Molecular Therapeutic Approaches for Myocardial Protection

Alok S. Pachori, PhD, Luis G. Melo, PhD, and Victor J. Dzau, md



Stategies and Tools for Genetic Manipulation of the Myocardium Gene Therapy for Myocardial Protection Perspectives and Future Directions References


Heart failure associated with coronary artery disease is a major cause of morbidity and mortality. Recent developments in the understanding of the molecular mechanisms of heart failure have led to the identification of novel therapeutic targets which, combined with the availability of efficient gene delivery vectors, offer the opportunity for the design of gene therapies for protection of the myocardium. Viral and cell-based therapies have been developed to treat polygenic and complex diseases such as myocardial ischemia, hypertension, atherosclerosis, and restenosis. In addition, cell-based therapies may have potential application in neovascularization and regeneration of ischemic and infarcted myocardium. The recent isolation of regeneration-competent endothelial precursor cells from adult bone marrow provides a novel opportunity for repair of the failing heart using autologous cell transplantation. In this chapter we will focus on the latest advances in the field of gene- and cell-based therapies for treatment of heart failure, and their clinical applications.

Key Words: Gene therapy; cell-based therapy; myocardial protection.


Despite significant advances in the clinical management of cardiovascular disease, acute myocardial infarction (MI), and heart failure (HF) resulting from coronary artery disease (CAD), cardiomyopathy and systemic vascular disease remain the prevalent

From: Contemporary Cardiology: Cardiovascular Genomics Edited by: M. K. Raizada, et al. © Humana Press Inc., Totowa, NJ

causes of premature death across all age and racial groups (1). The epidemiological impact of heart disease imposes a severe physical and financial strain on health delivery systems. The complexity of the pathological processes leading to heart disease and the lack of specific predictive markers has been a major impediment to the development of effective preventive therapies, despite the identification of various risk factors and sensitive risk assessment technologies (2-4). Consequently, the focus has been on the design of "rescue" treatments for overt symptoms of the disease, such as hyperlipidemia, myocardial ischemia, left-ventricular pump failure, and hemodynamic overload (5). Although these therapies have improved the clinical outlook for patients afflicted by MI and HF, morbidity and mortality associated with these diseases remain high, indicating the need for more effective treatments.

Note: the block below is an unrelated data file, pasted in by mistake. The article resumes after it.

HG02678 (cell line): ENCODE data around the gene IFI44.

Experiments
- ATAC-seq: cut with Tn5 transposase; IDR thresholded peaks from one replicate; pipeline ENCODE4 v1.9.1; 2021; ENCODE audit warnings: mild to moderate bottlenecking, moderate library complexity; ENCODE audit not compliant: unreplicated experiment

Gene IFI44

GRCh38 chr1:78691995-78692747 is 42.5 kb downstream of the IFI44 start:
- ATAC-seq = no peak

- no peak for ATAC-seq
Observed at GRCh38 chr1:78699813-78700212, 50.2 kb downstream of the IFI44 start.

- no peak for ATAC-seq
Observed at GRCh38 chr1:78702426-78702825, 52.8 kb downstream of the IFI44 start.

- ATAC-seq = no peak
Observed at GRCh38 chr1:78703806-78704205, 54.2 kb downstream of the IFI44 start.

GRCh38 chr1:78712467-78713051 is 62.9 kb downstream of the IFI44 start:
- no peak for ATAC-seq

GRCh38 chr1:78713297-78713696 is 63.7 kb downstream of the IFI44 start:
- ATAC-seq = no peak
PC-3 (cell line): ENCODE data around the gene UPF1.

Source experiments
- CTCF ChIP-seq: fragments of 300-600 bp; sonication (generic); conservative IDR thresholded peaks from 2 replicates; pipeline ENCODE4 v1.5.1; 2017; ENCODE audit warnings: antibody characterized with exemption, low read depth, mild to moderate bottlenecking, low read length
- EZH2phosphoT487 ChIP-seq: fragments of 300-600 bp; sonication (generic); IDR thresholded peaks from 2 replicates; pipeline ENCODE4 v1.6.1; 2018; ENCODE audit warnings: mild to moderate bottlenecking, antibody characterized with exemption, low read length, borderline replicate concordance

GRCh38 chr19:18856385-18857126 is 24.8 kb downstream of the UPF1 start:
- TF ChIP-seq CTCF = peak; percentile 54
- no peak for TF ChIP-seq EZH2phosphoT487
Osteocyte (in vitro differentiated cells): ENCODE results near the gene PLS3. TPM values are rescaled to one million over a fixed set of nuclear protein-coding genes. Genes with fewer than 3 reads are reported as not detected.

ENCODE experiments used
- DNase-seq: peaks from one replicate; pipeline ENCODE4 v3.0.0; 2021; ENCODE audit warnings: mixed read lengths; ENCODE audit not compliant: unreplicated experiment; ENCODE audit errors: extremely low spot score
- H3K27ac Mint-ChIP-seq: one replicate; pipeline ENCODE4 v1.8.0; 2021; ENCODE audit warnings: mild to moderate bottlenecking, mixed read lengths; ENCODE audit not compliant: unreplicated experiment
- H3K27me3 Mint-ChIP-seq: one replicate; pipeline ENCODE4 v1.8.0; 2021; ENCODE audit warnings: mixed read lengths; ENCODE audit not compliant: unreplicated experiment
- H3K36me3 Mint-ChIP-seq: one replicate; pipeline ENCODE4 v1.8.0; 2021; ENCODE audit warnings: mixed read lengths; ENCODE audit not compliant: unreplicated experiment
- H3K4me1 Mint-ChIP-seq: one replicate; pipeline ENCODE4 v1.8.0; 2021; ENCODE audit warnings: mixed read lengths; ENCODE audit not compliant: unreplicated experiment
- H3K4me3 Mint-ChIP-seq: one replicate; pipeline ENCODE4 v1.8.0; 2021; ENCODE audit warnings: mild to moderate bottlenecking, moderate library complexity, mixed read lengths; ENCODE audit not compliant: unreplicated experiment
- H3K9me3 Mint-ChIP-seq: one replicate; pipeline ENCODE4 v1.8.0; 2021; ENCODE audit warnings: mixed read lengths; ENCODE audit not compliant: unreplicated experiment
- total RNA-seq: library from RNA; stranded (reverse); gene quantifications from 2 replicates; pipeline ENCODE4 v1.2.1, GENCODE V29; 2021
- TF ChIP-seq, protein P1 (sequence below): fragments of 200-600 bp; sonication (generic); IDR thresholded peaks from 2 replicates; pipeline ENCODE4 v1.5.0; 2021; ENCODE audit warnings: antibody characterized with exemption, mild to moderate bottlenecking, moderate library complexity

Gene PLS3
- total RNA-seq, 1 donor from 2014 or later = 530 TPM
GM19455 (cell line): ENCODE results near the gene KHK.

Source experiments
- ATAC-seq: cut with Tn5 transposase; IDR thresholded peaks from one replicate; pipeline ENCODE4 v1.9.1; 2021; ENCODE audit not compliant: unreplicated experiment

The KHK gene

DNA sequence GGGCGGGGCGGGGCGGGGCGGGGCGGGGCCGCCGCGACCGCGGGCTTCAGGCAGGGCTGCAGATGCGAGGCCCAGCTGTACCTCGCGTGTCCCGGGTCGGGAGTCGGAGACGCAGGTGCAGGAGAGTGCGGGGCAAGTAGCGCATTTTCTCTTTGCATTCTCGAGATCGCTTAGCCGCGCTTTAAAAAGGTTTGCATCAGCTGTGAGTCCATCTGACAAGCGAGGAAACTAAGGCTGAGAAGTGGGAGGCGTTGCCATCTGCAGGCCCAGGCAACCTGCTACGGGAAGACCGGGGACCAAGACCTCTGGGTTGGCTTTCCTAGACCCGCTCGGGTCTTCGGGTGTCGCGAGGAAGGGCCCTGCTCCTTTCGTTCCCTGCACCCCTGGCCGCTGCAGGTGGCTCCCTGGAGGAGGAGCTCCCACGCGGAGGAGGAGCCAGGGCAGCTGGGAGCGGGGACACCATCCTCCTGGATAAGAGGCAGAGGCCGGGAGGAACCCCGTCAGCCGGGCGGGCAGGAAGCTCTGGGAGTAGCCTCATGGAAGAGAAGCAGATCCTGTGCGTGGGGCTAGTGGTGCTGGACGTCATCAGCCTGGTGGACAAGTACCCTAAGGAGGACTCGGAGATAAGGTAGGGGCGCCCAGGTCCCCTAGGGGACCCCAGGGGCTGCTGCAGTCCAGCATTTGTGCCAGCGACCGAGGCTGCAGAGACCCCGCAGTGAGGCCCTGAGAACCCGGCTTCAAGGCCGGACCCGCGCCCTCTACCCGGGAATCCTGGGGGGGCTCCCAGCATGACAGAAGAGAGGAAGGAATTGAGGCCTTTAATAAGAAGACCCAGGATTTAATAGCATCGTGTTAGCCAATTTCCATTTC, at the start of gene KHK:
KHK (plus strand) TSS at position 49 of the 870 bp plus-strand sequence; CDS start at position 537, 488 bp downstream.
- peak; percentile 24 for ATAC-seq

The current availability of efficient vector systems, such as adeno-associated virus (AAV) (6,7) and the recent identification of several gene targets associated with heart disease (8,9) offer opportunities for the design of gene therapies for myocardial protection and rescue. The ability of AAV to confer long-term and stable protein expression with a single administration of the therapeutic gene (10-12) renders them ideally suited for delivery of therapeutic genes. In addition, the repair and vascularization of injured myocardium using autologous cell transplantation may be possible with the recent identification and isolation of cardiomyocyte and endothelial progenitor cells from adult bone marrow and peripheral blood (13-16).

In this chapter we review the major advances in gene- and cell-based therapies for heart disease, with emphasis on strategies for protection and rescue of the heart from failure, their clinical feasibility, and a perspective on future developments in the field. We will highlight the breakthroughs, the challenges in making the transition from preclinical studies to clinical application, and the opportunities ahead in this exciting and growing field.


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